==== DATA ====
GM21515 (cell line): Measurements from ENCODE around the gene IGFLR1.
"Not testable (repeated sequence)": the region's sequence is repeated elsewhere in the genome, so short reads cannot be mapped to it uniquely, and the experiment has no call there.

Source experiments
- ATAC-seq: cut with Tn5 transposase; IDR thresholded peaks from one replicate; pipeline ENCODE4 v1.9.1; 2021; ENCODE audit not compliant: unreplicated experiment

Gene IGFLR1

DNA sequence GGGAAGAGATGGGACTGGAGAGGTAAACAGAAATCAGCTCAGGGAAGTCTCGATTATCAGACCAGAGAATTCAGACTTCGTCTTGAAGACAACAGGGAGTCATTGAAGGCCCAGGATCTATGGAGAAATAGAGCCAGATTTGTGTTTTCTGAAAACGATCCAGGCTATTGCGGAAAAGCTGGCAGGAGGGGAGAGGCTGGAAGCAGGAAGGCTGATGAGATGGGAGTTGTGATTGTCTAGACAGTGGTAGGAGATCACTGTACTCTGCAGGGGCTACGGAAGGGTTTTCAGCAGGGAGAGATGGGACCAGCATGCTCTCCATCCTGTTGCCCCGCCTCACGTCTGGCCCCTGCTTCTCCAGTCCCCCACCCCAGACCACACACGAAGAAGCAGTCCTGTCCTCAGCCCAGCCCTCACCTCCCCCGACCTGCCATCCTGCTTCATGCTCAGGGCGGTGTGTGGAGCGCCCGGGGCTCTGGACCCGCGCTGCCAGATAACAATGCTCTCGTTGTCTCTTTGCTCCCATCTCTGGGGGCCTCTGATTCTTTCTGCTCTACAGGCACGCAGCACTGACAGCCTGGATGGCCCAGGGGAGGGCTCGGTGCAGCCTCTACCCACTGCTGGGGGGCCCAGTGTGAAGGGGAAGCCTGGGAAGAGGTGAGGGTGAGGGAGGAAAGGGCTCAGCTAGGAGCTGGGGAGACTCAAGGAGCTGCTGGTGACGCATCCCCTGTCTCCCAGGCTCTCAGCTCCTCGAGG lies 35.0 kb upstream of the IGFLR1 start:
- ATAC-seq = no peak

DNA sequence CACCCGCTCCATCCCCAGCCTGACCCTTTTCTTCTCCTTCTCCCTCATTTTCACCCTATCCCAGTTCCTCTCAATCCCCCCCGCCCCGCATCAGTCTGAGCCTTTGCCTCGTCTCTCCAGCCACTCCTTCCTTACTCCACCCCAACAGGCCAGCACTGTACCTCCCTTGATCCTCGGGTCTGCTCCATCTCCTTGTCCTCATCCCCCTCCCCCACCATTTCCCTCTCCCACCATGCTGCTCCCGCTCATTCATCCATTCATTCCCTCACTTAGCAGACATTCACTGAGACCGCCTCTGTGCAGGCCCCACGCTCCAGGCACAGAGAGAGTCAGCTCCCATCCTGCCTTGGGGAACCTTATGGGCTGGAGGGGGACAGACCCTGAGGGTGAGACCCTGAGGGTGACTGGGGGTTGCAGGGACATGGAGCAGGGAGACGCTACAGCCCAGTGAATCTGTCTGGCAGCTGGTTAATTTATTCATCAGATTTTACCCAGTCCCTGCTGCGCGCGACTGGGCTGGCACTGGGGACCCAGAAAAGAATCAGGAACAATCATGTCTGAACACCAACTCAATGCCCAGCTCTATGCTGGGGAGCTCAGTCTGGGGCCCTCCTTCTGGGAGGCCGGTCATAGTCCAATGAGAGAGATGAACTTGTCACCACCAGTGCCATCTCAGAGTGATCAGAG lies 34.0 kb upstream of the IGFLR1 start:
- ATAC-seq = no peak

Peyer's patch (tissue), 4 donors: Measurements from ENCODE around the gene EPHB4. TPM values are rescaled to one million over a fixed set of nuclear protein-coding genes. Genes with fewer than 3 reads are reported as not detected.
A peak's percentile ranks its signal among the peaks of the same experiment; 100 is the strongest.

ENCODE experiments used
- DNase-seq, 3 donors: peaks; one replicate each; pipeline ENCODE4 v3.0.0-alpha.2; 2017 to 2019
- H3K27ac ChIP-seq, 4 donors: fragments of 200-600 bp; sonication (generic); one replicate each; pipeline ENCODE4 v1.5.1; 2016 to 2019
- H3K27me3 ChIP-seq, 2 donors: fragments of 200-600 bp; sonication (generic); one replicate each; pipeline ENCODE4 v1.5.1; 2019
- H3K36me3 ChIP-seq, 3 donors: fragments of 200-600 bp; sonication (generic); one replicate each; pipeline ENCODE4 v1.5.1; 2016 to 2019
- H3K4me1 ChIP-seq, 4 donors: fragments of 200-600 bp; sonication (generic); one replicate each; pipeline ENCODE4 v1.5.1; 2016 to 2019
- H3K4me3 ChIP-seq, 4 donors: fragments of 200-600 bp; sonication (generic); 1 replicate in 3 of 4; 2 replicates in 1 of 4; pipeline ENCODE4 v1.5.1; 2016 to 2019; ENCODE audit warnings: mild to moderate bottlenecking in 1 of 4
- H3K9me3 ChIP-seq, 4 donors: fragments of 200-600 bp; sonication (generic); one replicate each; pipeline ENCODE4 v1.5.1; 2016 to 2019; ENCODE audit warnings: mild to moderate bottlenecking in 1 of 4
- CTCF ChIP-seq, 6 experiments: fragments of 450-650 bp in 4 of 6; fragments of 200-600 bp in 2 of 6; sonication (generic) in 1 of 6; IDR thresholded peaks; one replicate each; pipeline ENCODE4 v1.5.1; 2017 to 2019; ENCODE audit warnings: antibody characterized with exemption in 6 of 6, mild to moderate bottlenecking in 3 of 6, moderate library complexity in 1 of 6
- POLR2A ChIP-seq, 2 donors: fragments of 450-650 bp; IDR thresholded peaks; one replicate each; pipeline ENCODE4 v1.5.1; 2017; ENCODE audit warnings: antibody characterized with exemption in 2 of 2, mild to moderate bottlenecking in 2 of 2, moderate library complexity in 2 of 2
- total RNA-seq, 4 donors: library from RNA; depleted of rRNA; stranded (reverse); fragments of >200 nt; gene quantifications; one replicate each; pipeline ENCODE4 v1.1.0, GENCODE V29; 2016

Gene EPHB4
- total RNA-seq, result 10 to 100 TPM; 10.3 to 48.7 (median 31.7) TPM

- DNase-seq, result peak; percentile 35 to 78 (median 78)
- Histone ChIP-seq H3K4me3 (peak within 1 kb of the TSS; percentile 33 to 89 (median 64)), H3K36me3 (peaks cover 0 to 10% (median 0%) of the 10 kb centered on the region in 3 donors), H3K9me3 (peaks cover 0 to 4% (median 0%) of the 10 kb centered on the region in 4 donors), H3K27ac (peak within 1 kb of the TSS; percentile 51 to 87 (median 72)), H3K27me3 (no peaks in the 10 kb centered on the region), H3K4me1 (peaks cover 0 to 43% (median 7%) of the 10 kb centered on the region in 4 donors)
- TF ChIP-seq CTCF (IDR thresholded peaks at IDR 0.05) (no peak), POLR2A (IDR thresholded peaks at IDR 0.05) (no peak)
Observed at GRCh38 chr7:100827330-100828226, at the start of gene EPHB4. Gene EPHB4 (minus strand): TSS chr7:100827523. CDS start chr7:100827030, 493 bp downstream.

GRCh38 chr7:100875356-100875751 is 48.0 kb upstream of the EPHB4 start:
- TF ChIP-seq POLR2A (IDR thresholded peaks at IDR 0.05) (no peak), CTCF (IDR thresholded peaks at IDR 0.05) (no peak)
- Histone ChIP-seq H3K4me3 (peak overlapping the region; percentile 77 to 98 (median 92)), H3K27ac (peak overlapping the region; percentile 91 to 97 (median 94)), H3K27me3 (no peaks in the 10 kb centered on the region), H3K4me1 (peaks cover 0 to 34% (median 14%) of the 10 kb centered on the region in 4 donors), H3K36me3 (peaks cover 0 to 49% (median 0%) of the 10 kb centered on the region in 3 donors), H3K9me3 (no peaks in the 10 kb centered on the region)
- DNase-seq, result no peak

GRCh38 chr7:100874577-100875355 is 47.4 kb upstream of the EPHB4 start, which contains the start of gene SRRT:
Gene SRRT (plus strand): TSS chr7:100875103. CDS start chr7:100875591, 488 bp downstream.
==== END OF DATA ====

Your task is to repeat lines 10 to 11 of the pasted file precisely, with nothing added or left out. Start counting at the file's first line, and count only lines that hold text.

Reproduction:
Peyer's patch (tissue), 4 donors: Measurements from ENCODE around the gene EPHB4. TPM values are rescaled to one million over a fixed set of nuclear protein-coding genes. Genes with fewer than 3 reads are reported as not detected.
A peak's percentile ranks its signal among the peaks of the same experiment; 100 is the strongest.